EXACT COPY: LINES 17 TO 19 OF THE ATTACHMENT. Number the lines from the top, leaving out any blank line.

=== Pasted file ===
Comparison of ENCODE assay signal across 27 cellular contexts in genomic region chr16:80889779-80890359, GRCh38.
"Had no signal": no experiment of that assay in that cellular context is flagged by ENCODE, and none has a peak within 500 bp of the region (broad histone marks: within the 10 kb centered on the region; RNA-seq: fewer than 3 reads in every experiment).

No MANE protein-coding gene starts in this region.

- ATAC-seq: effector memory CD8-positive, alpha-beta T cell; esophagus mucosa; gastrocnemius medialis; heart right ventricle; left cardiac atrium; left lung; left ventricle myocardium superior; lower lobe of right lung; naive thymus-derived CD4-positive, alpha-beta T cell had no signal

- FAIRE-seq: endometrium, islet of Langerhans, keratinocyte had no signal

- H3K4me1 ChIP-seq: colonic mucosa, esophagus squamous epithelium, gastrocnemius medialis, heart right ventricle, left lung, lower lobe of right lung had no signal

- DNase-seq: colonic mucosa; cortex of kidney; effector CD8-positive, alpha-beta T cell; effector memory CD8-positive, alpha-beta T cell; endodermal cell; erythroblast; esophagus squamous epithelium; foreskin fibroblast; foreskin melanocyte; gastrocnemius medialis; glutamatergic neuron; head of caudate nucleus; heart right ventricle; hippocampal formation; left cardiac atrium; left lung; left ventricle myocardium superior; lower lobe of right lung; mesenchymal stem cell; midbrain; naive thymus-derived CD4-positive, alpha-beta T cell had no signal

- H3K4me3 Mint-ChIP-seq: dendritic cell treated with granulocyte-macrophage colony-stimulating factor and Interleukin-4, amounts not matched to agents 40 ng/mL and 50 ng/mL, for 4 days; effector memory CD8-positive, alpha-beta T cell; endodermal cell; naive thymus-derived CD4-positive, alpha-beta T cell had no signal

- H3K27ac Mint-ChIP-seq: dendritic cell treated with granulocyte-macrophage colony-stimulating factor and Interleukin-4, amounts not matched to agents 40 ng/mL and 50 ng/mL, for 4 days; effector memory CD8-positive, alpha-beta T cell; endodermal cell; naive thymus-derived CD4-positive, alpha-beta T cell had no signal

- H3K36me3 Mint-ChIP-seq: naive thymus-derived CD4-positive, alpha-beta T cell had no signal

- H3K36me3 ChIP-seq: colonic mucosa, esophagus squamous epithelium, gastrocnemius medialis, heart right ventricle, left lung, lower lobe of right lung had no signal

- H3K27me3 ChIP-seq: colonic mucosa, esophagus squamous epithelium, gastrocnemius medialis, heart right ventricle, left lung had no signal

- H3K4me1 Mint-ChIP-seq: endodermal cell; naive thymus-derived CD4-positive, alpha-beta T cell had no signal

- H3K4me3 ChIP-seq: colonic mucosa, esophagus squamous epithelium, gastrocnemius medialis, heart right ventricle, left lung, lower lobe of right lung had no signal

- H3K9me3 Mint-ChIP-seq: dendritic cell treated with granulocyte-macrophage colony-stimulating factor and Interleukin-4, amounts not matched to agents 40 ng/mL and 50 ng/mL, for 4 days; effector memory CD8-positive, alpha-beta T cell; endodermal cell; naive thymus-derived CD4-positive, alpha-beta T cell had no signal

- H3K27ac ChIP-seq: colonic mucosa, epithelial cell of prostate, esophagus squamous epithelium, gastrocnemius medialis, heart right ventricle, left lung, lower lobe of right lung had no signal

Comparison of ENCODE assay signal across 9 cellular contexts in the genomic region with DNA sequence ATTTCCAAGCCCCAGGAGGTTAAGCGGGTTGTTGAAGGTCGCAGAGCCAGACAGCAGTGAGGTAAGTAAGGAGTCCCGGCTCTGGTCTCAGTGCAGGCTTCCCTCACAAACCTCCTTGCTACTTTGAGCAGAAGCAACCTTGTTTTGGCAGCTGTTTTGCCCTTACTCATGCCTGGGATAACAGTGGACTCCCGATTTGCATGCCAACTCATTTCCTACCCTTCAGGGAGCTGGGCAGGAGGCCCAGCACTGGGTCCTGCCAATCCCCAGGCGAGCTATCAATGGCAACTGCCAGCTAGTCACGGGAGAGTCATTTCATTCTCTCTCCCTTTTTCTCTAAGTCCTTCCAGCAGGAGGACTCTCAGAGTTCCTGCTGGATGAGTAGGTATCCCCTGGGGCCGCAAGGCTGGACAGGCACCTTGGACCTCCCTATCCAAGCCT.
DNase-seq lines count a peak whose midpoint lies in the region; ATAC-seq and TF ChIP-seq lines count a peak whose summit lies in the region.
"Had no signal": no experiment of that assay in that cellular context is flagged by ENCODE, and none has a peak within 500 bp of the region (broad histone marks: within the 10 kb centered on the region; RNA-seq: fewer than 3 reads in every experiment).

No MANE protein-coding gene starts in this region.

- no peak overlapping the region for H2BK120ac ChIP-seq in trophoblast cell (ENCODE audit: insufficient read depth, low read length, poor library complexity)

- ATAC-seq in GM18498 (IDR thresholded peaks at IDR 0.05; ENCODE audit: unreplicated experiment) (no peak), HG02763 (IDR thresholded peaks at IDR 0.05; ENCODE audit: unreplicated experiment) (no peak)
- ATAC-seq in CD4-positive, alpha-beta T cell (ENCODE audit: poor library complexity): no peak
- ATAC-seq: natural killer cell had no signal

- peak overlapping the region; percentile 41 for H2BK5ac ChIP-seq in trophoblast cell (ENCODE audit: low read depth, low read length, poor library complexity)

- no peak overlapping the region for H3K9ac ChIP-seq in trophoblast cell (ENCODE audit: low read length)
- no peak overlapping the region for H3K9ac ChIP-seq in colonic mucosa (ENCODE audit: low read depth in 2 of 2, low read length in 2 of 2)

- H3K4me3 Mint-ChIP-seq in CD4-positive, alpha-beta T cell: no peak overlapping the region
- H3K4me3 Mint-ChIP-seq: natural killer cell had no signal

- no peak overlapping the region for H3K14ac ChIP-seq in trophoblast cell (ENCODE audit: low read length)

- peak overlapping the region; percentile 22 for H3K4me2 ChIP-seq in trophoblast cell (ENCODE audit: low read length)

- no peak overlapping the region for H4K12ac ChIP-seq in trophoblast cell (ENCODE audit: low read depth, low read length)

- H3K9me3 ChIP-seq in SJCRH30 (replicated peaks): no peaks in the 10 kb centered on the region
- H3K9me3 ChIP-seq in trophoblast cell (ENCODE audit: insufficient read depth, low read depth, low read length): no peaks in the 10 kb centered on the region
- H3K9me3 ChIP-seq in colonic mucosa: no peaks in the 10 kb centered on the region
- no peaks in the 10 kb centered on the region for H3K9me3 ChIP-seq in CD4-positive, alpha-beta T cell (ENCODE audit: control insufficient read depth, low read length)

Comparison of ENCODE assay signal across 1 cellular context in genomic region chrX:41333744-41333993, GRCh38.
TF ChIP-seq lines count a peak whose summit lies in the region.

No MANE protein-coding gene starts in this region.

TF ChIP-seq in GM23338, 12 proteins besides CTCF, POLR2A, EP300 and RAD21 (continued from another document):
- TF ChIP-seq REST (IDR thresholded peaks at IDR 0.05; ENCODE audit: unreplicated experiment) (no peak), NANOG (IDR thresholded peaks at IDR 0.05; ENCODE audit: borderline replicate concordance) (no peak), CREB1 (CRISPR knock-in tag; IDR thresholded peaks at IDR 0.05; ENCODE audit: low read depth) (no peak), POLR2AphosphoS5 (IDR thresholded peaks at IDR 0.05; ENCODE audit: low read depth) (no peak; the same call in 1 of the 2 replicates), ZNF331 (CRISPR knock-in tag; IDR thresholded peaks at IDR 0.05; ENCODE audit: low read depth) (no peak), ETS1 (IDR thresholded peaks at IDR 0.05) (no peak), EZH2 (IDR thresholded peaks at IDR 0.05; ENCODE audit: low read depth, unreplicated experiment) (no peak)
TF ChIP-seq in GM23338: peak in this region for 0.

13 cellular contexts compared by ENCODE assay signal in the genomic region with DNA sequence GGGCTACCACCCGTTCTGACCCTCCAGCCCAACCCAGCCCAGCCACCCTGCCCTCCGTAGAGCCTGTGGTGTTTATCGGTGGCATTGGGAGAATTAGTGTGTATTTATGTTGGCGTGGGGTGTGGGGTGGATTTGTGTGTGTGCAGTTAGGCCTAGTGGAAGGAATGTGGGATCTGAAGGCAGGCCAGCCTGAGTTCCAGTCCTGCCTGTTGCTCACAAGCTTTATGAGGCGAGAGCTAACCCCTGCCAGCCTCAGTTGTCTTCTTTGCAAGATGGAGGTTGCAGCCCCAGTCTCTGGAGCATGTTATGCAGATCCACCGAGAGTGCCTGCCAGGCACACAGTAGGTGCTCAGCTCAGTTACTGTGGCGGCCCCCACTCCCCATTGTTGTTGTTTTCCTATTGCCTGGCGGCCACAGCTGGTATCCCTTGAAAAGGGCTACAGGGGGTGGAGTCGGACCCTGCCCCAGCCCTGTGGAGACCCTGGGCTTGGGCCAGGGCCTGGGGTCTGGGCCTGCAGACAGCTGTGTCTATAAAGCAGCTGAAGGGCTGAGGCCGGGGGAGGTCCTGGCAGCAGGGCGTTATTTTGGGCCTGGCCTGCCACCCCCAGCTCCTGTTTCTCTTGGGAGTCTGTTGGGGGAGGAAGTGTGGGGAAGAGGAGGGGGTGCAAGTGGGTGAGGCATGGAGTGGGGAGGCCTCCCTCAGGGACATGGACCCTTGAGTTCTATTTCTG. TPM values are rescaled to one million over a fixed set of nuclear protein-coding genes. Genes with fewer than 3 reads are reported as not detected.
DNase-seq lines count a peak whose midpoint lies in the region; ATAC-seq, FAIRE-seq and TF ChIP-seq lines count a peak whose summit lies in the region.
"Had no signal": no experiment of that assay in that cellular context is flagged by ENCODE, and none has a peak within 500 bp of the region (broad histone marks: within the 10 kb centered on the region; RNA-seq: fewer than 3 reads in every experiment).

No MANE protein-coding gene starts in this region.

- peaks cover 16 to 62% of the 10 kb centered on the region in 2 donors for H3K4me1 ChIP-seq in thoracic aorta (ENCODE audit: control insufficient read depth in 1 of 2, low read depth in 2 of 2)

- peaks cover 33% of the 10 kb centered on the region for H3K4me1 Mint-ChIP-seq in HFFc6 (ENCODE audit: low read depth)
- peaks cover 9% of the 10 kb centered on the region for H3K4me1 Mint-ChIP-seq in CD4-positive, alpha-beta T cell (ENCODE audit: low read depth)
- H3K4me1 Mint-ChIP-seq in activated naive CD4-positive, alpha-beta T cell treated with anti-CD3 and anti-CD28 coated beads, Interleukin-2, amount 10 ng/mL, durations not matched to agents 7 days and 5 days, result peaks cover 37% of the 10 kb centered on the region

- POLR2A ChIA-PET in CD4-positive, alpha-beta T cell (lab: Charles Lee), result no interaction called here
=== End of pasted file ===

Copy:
Comparison of ENCODE assay signal across 9 cellular contexts in the genomic region with DNA sequence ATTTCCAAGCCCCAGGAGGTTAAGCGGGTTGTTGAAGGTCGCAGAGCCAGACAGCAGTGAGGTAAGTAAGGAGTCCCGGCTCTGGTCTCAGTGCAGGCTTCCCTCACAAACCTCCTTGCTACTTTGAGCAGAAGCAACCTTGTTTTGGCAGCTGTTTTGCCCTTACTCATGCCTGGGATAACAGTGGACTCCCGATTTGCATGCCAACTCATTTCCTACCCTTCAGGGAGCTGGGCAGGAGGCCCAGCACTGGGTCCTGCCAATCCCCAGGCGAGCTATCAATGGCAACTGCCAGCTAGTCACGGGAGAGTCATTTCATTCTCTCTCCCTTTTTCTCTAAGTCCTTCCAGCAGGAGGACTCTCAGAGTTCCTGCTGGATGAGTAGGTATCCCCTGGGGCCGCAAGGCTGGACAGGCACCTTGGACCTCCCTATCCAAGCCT.
DNase-seq lines count a peak whose midpoint lies in the region; ATAC-seq and TF ChIP-seq lines count a peak whose summit lies in the region.
"Had no signal": no experiment of that assay in that cellular context is flagged by ENCODE, and none has a peak within 500 bp of the region (broad histone marks: within the 10 kb centered on the region; RNA-seq: fewer than 3 reads in every experiment).